Wednesday, 6 September 2017

At the End of the Rainbow

This was the sight that greeted me when I got up on Saturday morning.  A spectacular rainbow right across the sky.  I couldn't wait to get outside and take a photograph before it disappeared.  I rushed out with the camera, only to find that my neighbour was outdoors for the same reason.  

Although I captured a couple of photos, I don't think that they really do it justice.  I don't have a fancy camera, so the angle of the lens couldn't capture the rainbow in its entirety.  Within a few minutes of taking my photos, it had gone.  I didn't even have a chance to find the rainbow's end.

Monday, 4 September 2017

St Dunstan's Basilica

Our first visit to Charlottetown was a couple of weeks after we arrived on Prince Edward Island.  We went for a walk after lunch and visited St Dunstan's Basilica.  It was a hot afternoon and pleasant to escape the bustle of the tourist crowds and step into the calm of this beautiful church.  Stepping inside, the eye was immediately drawn to the Rose window and altar.  The stained-glass windows, light fixtures and pillars depict almost three hundred angels.

St Dunstan's Chapel was the original wooden church on this site.  It was constructed in 1816 and dedicated to St Dunstan, Archbishop of Canterbury, who was an Anglo-Saxon saint, from Glastonbury.  The original church was later replaced by a larger wooden cathedral in 1843. 

The cornerstone of the third cathedral on this site was laid in 1896.  It was built in the form of a Latin cross and was dedicated in 1907.  Six years after its dedication, it was destroyed by fire.

The fourth cathedral was reconstructed from the walls of the former one and the interior was completed in the English Gothic style.  Completed in 1919, it was the largest cathedral in the Maritimes.  Ten years later, on the centenary of the formation of the Diocese of Charlottetown, Pope Pius XI honoured the financial sacrifices made by the Islanders to resurrect this church from the ashes and granted St Dunstan's the title of Basilica, one of only twenty such churches in Canada.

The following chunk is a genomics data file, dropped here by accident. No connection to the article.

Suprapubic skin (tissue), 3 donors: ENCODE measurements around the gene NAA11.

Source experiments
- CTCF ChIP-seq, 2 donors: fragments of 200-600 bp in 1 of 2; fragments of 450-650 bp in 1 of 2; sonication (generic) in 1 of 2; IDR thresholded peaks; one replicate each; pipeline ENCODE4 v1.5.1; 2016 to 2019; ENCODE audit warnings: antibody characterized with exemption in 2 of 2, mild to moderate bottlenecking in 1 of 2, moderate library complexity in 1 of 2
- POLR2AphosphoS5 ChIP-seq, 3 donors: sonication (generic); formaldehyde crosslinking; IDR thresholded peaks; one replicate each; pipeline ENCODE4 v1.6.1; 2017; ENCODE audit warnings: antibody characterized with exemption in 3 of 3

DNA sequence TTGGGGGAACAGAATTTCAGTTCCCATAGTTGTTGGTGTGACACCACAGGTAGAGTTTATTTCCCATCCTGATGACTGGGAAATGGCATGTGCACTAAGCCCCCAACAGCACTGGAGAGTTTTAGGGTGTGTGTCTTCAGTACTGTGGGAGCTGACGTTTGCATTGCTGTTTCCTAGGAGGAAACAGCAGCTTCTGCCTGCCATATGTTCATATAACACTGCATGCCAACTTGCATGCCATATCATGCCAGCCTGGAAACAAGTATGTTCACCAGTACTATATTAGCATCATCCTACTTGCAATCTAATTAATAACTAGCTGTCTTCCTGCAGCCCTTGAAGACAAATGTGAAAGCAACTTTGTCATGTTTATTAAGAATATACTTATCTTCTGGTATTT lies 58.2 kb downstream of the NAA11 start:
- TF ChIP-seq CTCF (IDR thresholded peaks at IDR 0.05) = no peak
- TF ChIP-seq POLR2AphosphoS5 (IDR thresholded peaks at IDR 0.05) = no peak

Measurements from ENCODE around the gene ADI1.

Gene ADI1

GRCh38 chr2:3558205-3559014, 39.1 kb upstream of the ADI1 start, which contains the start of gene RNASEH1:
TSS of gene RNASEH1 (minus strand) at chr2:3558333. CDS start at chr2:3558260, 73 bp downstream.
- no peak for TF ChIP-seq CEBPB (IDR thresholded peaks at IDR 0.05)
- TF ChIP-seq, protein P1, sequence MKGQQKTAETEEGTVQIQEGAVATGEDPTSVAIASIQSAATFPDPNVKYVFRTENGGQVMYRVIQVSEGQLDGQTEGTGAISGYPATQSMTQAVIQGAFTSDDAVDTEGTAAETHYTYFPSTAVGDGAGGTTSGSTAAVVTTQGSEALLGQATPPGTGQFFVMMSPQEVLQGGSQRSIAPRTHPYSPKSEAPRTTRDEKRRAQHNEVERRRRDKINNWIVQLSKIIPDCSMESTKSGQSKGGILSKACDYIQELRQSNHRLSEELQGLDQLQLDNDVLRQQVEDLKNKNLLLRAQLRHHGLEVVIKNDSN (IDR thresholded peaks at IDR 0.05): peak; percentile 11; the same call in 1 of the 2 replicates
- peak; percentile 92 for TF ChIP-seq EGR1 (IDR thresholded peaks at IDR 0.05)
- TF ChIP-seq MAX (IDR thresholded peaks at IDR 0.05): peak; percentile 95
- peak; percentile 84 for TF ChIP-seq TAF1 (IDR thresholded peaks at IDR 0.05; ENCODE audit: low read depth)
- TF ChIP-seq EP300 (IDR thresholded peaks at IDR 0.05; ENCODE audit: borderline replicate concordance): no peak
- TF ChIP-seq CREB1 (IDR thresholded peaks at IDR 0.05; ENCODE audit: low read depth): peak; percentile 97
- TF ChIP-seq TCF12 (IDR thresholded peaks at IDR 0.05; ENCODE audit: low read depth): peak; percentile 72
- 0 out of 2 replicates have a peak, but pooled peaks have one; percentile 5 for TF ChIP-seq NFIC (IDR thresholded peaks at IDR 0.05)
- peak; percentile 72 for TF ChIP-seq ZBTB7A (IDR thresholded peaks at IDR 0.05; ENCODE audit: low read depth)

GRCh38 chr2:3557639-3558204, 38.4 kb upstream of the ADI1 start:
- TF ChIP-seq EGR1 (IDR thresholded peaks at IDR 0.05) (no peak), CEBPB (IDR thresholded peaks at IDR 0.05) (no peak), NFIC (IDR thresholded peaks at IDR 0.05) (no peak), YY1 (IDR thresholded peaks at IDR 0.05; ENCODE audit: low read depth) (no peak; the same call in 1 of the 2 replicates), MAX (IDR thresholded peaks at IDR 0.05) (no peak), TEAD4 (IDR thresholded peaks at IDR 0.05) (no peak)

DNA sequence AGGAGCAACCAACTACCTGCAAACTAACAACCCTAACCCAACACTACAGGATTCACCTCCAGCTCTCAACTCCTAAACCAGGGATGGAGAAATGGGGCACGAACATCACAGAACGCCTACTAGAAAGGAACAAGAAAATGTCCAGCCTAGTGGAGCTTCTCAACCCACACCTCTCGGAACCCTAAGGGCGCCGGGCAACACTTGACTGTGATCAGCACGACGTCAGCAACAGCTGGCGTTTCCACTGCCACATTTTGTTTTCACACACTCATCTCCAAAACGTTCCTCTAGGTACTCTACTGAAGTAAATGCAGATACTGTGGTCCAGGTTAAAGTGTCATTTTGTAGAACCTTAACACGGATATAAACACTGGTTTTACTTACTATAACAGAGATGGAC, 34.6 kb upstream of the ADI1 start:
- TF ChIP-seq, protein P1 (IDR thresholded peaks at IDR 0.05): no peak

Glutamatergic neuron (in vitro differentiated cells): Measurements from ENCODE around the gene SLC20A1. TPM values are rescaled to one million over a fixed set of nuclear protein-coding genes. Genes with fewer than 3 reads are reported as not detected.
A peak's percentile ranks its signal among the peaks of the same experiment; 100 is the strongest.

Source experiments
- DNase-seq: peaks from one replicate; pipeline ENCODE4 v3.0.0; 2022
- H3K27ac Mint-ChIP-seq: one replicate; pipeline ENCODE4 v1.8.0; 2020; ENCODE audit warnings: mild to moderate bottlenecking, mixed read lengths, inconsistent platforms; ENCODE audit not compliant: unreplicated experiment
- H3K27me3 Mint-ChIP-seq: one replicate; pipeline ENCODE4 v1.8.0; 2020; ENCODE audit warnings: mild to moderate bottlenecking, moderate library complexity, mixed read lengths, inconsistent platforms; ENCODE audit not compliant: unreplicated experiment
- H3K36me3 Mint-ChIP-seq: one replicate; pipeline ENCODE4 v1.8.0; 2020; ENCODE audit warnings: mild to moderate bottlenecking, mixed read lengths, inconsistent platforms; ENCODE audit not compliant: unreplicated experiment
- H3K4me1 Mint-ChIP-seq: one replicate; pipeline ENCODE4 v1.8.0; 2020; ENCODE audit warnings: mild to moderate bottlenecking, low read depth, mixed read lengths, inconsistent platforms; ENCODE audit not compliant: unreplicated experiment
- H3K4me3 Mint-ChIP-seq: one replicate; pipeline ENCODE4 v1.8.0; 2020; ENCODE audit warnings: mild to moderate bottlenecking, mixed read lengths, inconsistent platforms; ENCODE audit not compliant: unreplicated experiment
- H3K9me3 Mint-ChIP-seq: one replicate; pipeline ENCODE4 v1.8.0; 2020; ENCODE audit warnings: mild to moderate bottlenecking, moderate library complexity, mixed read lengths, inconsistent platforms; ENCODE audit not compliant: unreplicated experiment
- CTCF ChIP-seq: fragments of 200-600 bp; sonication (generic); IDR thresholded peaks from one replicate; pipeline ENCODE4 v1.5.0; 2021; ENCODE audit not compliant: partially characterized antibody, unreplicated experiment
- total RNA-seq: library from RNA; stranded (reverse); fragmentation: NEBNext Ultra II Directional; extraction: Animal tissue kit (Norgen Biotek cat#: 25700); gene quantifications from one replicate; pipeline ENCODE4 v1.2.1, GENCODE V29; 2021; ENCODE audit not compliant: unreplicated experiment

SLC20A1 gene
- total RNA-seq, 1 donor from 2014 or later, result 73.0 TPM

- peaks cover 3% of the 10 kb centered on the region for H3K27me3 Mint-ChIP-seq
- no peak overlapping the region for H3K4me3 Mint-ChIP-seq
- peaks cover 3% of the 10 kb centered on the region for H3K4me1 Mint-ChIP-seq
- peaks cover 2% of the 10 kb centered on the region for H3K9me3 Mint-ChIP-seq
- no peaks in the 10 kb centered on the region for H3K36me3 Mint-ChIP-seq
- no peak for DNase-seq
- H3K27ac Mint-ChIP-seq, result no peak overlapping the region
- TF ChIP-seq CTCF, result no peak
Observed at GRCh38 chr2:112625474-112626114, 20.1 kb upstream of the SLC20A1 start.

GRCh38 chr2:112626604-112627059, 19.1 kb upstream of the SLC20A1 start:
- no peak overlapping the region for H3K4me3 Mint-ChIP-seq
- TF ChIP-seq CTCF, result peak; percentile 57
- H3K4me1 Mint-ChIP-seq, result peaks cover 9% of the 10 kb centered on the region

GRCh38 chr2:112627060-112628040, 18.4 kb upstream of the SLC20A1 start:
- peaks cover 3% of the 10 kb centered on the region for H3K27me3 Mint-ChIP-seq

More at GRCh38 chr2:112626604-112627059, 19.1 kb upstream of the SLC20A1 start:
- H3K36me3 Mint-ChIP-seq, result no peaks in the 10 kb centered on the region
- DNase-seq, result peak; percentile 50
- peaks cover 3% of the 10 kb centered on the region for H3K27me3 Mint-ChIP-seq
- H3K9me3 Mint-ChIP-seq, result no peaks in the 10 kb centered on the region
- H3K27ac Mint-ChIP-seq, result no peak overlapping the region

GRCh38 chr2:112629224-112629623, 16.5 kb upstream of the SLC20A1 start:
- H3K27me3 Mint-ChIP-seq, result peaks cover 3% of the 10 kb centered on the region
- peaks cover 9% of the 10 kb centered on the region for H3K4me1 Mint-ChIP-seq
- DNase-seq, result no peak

The exterior part of the Basilica was difficult to photograph, due to crowds, other builidings and trees.  It is French Gothic in style and topped by spiral crosses on the spires.

I don't feel that my photos did the building justice, so if you would like to see some better images, please visit the Basilica's webiste here.

Saturday, 2 September 2017

Making Waves

I started knitting this shawl a couple of weeks ago.  The pattern is Gwindra from Blacker Yarns.  It is a modified garter stitch pattern, which knitted up quickly and had added interest with the addition of the blue contrasting stripe.

The cable and lace edging adds a new dimension to this pattern and is a little more challenging to knit.  I have found this fairly straightforward, as long as I concentrate on the pattern.

The edge has grown slowly: with a 22 row pattern repeat, which is then repeated 28 times, there are a lot of rows to knit.